Jul 7 – 12, 2024
Aurum, the ‘Gabriele d’Annunzio’ University and ICRANet
Europe/Rome timezone

Public lectures

Wendy Freedman

Is There Something Missing from our Current Understanding of the Cosmos?

In 1929, Carnegie astronomer Edwin Hubble discovered  that the universe is expanding, and revolutionized our perspective on the universe. Decades of discovery followed. The launch of the Hubble Space Telescope (HST)  in 1990 enabled astronomers to make measurements of the universe of unprecedented accuracy. Professor Freedman will describe how astronomers measure how fast the universe is expanding, a quantity known as the Hubble constant, which gives a measure of the size and the age of the universe.  Recently, a new debate has emerged about the Hubble constant, potentially calling into question the standard model of cosmology, and raising the question of whether there is more exotic physics yet to be uncovered. Professor  Freedman will present some new data from the recently launched James Webb Space Telescope that promises to resolve many of the issues currently confronting cosmology.

Katherine Freese

The Mystery of Dark Matter in the Universe

The ordinary atoms that make up the known universe, from our bodies and the air we breathe to the planets and stars, constitute only 5% of all matter and energy in the cosmos. The remaining 95% is made up of a recipe of 25% dark matter and 70% dark energy, both nonluminous components whose nature remains a mystery. Freese will recount the stories of the dark matter puzzle, starting with the discoveries of visionary scientists from the 1930s who first proposed its existence, to Vera Rubin in the 1970s whose observations conclusively showed its dominance in galaxies, to the deluge of data today from underground laboratories, satellites in space, and the Large Hadron Collider. Theorists contend that dark matter most likely consists of new fundamental particles; the best candidates include WIMPs (weakly interacting massive particles), axions, light or fuzzy dark matter, or even primordial black holes. Billions of them pass through our bodies every second without us even realizing it, yet their gravitational pull is capable of whirling stars and gas at breakneck speeds around the centers of galaxies, and bending light from distant bright objects. In this talk Freese will provide an overview of this cosmic cocktail, including the evidence for the existence of dark matter in galaxies. She will also talk about Dark Stars, early stars powered by dark matter, that may have already been discovered by the James Webb Space Telescope.  Solving the dark matter mystery will be an epochal moment in humankind's quest to understand the universe.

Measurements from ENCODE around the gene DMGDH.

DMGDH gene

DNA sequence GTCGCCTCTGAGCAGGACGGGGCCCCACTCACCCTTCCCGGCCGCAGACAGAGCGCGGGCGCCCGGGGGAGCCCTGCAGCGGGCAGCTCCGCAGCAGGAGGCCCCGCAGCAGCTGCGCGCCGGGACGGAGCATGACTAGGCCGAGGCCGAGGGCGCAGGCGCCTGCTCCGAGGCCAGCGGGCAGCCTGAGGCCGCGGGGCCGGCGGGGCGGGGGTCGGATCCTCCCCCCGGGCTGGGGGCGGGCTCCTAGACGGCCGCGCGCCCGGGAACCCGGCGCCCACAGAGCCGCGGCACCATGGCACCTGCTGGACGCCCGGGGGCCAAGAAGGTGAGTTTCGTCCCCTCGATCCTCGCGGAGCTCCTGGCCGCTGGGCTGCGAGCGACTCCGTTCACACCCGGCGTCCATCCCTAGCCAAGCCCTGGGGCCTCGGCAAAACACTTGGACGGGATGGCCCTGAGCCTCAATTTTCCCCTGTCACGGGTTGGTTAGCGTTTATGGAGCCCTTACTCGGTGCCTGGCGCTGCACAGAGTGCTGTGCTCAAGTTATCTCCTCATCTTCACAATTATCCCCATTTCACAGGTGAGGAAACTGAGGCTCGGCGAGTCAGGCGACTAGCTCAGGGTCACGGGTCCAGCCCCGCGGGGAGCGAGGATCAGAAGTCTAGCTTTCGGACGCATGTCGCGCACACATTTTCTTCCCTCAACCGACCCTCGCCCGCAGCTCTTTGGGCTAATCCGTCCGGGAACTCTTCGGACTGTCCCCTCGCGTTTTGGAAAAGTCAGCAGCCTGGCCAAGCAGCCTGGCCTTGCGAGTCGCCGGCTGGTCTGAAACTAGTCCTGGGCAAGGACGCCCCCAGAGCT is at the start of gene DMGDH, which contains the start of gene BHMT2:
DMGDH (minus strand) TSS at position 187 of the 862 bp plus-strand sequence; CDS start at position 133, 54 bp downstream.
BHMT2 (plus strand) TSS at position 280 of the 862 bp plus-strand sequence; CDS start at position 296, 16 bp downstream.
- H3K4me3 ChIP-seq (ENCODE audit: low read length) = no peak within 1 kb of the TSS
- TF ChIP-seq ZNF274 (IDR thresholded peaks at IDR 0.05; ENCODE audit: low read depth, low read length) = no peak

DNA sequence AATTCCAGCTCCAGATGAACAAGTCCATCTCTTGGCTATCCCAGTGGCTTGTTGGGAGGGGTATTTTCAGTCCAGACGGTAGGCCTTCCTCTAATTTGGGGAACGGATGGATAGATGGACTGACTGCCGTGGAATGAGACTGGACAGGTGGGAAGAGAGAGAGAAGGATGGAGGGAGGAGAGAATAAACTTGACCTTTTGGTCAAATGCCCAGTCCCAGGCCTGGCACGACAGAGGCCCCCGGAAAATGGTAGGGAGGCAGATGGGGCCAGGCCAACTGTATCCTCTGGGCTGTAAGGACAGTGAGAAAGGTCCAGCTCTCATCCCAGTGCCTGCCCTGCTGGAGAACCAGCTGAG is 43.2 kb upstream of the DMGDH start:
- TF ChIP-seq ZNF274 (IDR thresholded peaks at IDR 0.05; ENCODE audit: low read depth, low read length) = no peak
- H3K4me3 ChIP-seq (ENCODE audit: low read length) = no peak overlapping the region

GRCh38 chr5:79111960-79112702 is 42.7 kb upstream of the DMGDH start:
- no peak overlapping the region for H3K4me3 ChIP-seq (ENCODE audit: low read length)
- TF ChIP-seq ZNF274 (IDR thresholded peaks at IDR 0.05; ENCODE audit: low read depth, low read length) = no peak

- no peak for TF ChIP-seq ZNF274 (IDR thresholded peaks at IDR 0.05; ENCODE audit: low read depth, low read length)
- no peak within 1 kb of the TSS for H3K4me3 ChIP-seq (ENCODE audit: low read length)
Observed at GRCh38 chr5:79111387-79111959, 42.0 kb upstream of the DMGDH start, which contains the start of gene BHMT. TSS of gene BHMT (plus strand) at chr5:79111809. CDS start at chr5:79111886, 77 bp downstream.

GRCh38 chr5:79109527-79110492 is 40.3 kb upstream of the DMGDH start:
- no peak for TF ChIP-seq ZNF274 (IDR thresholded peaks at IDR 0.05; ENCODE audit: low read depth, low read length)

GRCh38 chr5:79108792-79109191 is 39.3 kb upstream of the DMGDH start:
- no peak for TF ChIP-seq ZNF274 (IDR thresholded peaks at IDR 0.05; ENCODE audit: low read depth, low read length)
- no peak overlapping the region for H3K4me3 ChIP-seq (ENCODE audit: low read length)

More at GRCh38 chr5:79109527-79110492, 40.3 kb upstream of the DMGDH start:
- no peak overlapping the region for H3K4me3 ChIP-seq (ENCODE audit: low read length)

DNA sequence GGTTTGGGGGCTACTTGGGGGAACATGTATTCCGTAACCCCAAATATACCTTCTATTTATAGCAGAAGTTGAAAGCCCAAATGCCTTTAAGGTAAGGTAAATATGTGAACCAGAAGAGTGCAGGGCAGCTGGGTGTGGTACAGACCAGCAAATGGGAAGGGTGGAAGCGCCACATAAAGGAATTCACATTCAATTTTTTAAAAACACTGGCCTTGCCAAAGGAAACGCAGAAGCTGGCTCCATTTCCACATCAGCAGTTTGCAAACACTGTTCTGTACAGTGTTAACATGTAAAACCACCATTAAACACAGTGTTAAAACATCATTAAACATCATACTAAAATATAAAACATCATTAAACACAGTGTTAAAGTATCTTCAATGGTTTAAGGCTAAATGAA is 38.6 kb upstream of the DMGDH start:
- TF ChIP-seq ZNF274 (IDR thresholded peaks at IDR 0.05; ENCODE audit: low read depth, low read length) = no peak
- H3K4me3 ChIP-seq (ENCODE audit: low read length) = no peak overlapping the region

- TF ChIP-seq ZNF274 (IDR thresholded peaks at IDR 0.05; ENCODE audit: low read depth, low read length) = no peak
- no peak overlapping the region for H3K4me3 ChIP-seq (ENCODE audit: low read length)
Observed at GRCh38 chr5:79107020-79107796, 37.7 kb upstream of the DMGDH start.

Thirty Meter telescope – India’s participation

In Late 2014 India joined the International consortium for building and operating next generation mega ground based optical and infrared astronomy facility known as the “Thirty Meter telescope (TMT) International Observatory (TIO).   India's in-kind contributions include Primary mirror Segment Support Assembly (SSA), Actuators, Edge Sensors, Primary mirror Segment Polishing, Observatory Software (OSW) and Telescope Control Software (TCS), M1/M2/M3 segment coating plants and Science Instruments. India is participating in the first light science instrument WFOS and leading the effort for the second-generation instrument HROS – a high resolution spectrograph. I will present the science goals and the current status of the activities.